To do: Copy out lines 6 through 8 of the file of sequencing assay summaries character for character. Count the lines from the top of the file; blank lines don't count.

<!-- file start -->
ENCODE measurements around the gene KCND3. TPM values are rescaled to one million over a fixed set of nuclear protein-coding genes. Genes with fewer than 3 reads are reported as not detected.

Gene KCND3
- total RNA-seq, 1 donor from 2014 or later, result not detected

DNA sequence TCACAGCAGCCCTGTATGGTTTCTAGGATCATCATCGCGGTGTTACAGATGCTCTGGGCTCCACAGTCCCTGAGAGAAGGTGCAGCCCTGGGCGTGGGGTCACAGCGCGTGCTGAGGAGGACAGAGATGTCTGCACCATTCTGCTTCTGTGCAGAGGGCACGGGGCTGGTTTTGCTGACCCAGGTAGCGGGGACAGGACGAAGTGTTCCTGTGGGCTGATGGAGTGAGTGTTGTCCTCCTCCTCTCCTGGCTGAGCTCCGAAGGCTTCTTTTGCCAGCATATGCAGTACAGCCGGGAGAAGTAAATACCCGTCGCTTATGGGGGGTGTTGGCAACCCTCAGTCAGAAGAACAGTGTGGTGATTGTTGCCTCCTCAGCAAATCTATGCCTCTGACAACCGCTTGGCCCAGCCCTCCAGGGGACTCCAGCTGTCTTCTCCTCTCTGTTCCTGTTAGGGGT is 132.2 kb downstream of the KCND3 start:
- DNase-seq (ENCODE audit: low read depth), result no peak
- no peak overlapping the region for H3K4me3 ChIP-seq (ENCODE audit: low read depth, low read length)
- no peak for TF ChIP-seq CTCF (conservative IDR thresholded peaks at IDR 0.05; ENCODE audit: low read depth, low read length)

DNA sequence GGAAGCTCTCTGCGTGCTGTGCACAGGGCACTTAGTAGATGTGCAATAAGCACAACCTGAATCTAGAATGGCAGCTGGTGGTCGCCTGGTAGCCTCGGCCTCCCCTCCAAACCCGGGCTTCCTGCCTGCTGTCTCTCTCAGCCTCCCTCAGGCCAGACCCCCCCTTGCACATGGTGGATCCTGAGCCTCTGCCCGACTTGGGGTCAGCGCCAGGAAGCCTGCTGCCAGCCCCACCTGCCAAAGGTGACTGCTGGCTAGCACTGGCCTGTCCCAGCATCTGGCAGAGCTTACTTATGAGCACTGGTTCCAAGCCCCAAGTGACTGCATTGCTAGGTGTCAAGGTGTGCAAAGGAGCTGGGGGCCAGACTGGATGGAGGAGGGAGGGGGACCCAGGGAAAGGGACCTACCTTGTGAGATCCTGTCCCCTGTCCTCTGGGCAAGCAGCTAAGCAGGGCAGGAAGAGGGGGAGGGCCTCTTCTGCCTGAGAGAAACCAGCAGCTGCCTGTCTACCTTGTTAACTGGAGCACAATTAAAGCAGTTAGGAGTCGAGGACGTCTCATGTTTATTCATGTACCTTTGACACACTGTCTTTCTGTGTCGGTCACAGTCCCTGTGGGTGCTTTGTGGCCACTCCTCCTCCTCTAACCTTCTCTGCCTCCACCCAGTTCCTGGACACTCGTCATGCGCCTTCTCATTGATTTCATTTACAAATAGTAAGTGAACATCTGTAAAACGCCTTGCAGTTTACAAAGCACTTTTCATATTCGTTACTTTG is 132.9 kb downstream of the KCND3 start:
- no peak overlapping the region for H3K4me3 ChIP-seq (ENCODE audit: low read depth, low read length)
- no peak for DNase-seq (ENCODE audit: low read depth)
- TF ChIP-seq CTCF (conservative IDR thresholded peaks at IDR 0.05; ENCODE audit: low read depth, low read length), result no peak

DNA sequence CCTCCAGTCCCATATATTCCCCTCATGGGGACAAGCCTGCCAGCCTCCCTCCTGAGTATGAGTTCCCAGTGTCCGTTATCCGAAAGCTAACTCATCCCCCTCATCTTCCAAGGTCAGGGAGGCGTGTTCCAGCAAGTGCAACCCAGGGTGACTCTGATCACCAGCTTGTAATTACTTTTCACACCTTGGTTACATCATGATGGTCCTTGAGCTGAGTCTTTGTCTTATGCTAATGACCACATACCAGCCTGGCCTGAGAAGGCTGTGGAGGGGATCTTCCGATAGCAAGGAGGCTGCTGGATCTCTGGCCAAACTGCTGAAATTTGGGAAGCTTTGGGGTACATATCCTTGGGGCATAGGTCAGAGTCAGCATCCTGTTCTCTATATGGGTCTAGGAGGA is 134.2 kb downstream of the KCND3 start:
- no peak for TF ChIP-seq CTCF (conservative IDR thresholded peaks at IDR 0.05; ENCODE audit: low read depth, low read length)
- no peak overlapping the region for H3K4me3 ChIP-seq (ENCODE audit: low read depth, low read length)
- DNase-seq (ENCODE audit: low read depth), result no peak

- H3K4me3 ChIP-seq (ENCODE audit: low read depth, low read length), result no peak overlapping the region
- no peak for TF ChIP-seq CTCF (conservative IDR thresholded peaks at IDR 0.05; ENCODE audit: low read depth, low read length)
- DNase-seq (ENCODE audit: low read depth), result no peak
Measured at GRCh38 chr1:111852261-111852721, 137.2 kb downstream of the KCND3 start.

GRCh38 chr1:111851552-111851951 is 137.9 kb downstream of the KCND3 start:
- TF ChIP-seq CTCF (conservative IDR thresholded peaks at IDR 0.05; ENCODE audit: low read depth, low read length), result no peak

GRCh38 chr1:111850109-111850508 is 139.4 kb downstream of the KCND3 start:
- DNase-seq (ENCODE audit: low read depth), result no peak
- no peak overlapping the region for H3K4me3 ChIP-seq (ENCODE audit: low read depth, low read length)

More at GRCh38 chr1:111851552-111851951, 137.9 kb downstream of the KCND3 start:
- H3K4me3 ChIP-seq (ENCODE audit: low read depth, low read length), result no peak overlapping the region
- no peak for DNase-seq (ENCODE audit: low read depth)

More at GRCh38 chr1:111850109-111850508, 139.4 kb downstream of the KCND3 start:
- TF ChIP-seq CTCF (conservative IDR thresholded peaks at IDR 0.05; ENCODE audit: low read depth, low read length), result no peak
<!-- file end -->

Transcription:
- no peak overlapping the region for H3K4me3 ChIP-seq (ENCODE audit: low read depth, low read length)
- no peak for TF ChIP-seq CTCF (conservative IDR thresholded peaks at IDR 0.05; ENCODE audit: low read depth, low read length)

DNA sequence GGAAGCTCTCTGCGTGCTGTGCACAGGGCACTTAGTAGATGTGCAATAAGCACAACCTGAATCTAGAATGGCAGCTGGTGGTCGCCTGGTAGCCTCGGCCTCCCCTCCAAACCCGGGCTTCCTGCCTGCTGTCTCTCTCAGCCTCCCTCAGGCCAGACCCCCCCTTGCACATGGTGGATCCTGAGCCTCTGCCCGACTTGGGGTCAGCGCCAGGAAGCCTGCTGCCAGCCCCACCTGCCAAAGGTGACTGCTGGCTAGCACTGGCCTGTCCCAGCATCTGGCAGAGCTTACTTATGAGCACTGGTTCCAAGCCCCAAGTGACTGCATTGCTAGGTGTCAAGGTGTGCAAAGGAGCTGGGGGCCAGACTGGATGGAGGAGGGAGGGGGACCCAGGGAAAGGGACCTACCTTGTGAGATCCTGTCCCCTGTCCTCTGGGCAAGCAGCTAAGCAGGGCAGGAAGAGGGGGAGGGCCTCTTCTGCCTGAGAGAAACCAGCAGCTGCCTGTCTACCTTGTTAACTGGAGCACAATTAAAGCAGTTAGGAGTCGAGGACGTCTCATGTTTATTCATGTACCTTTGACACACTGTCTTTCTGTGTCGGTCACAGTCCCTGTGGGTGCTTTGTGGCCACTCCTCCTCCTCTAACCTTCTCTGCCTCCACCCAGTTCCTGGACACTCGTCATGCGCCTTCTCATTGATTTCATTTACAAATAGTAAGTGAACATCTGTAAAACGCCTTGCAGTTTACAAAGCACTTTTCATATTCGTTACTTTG is 132.9 kb downstream of the KCND3 start: